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Lemonade for Livy: The Path to Peace

Ever since the girls were born, I, as a father, have constantly struggled with finding a purpose for what Livy goes through. At first it was the never ending seizures and brain surgeries. Then a broken leg, then precocious puberty and then a fractured heal. Now it is her permanently dislocated hip which causes her discomfort each day. Watching the look of pain on her otherwise glowing face is torture. For a little girl to go through so much doesn't seem fair.

Over the last nine years, I have been able to focus on various projects and my daily routine to keep me sane. I am an avid gym rat which is where I have blown off a large amount of steam when it comes to my squabbles with God, doctors and epilepsy. The latter bearing the brunt of my fury. When those we love are hurting, it is human nature to want to blame someone. But I have run out of blame. After tens of thousands of seizures, blaming someone or something seems futile and a complete waste of energy.

That is why I started burying my emotions in Livy’s Hope. For me, it has been extremely therapeutic. Helping others who are in a similar situation is incredibly gratifying and fills my heart with hope. It allows me to build a wall around the intense feelings of anguish I choose not to relive every time Livy has another seizure.

I only wish Allison had the same ability. We were discussing the other day how we have moved in somewhat opposite directions. She was always the optimist. Joyfully moving from one day to the next. But Livy’s medical issues have taken a major toll on her outlook. I have often talked of the piece of us that has been lost after witnessing what Livy had to endure in her many hospital stays. I fill my empty space with inspiring videos, blogs and events and am intent on finding happiness. But for Allison, she has not yet found that place she can go to release the grip of fear that Livy’s experiences have created. I see her tormented by what happened and what could possibly happen again. I pray every day that she will find joy and will be able to silence the intense calls from the past.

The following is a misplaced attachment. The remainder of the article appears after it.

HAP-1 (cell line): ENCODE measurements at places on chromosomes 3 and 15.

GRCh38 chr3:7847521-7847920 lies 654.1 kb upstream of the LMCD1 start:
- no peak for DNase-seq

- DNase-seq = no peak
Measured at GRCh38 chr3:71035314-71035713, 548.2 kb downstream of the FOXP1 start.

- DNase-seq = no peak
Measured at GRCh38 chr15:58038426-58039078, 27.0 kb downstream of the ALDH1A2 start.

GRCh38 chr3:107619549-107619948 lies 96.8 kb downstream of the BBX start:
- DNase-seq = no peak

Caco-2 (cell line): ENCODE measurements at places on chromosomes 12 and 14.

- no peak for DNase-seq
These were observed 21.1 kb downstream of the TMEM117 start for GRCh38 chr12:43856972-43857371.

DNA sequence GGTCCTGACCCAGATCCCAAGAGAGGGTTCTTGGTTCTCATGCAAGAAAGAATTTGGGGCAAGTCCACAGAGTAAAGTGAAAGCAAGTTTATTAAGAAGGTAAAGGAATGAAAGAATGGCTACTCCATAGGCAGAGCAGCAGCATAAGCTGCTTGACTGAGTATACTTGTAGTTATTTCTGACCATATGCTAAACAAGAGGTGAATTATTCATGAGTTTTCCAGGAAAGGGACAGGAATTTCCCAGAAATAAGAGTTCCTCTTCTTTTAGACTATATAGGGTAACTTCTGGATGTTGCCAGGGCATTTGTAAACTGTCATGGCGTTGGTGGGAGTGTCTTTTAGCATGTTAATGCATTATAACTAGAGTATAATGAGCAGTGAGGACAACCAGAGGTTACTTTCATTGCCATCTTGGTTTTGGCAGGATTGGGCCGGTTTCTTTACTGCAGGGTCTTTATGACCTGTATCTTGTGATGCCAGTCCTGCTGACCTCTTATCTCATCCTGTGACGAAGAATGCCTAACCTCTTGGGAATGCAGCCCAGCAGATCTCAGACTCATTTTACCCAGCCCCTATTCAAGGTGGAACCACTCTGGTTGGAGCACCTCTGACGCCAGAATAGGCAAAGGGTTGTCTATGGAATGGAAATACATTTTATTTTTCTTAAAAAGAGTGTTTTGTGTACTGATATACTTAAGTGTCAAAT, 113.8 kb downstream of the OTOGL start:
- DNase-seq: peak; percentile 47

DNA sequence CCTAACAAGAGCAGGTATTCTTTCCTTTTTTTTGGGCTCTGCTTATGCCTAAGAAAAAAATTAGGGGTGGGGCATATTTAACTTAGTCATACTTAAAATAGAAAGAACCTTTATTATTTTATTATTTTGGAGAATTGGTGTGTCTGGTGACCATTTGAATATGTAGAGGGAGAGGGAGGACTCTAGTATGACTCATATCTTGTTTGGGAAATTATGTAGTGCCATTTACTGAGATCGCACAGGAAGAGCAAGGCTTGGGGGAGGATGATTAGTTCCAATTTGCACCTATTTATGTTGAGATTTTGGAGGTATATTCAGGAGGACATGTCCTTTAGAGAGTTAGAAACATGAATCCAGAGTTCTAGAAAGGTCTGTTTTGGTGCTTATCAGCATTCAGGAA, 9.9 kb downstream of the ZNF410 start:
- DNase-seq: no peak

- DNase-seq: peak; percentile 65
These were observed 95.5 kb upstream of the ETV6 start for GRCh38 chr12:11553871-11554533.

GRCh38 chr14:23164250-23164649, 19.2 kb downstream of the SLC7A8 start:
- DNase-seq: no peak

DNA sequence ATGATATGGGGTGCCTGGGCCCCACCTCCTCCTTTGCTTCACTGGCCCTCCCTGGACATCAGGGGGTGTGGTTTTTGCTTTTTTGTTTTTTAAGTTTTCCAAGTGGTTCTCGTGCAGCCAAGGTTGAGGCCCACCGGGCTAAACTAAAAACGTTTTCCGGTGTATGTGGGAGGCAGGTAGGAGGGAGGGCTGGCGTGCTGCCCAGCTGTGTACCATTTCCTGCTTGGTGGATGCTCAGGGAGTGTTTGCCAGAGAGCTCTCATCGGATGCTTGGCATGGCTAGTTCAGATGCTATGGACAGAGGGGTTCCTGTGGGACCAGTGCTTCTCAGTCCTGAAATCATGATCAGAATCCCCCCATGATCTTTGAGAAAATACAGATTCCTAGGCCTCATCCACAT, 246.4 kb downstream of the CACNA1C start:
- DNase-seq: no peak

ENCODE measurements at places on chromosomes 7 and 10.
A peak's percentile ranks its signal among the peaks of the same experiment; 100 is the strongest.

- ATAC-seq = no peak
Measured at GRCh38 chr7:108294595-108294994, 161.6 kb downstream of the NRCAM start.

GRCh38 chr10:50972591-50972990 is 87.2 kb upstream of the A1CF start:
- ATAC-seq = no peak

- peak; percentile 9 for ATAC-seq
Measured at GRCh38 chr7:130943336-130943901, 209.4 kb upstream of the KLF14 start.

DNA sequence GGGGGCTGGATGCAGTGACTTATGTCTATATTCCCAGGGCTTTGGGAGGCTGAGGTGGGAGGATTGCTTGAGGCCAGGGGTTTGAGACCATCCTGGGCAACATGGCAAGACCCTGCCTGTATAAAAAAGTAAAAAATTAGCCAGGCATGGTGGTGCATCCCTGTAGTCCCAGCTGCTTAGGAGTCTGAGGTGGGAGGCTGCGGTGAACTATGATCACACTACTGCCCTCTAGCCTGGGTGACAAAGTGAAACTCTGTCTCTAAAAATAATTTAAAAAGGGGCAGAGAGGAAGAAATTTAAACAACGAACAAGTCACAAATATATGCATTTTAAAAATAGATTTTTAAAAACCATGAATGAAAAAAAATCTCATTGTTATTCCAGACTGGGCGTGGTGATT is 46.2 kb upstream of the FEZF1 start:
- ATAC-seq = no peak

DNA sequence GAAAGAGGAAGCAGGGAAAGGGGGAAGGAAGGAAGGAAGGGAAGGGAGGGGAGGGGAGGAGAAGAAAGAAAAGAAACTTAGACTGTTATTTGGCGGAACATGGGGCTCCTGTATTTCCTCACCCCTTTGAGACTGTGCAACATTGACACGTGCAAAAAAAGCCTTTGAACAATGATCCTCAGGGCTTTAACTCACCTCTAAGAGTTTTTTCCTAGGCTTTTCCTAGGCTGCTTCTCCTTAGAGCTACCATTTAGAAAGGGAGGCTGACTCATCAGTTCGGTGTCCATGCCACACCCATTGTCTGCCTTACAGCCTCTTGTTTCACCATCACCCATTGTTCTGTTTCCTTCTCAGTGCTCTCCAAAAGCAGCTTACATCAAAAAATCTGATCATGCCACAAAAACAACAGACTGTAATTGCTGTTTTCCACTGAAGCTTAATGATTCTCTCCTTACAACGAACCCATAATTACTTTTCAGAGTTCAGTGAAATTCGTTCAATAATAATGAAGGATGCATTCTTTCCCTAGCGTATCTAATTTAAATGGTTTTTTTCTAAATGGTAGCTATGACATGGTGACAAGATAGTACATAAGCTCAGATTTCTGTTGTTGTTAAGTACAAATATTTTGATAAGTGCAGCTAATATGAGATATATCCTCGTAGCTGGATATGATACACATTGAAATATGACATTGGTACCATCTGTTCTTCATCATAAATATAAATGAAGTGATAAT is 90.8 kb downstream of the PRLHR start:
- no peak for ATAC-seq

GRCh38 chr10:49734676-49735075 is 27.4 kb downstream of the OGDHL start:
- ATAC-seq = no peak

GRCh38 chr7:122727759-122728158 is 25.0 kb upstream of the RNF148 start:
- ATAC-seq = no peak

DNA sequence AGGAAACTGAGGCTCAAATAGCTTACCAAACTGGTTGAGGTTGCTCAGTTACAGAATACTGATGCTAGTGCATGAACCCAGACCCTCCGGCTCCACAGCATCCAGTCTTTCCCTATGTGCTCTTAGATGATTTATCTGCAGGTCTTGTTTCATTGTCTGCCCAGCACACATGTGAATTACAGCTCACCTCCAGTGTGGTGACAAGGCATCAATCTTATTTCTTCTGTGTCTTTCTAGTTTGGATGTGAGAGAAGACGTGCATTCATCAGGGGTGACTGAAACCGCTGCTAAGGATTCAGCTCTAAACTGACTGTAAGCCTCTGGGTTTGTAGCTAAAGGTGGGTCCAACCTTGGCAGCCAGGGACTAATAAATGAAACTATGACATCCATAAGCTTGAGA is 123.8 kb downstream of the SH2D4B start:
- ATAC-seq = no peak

As we start Lemonade for Livy, there is much excitement of how it could all turn out. Hailey and I are enthusiastically engaged and can’t wait to turn each state purple. We believe that we can do it and are determined to involve the entire country. I think in the end, Lemonade for Livy is a project not only to fund epilepsy research, thereby helping Livy, but it is a way for me to show Allison that life is still amazing. I want to show her that there is hope. I want to show her that she is not alone in this fight. I want to show her that she has the power to use her experience to help others. I may not be able to walk her down the path to a greater peace; the place that continues to evade her. But my Father's Day wish is that Hailey, Livy and I can perhaps show her where to start.

If you or anyone you know would like to participate in Lemonade for Livy from July 25 - 27, I would be truly grateful. Livy is one of 3 million people in the United States that have epilepsy. There are millions more who bare the emotional brunt of caring for those with the disorder. My family has seen some of the worst affects of epilepsy and I know that there are many families with similar stories. Lemonade for Livy will give the ability to those impacted by epilepsy to work as one, to speak with a unified voice and to make progress toward finding a cure. For more information, please visit http://livyshope.com/index.php/giving-back/lemonadeforlivy.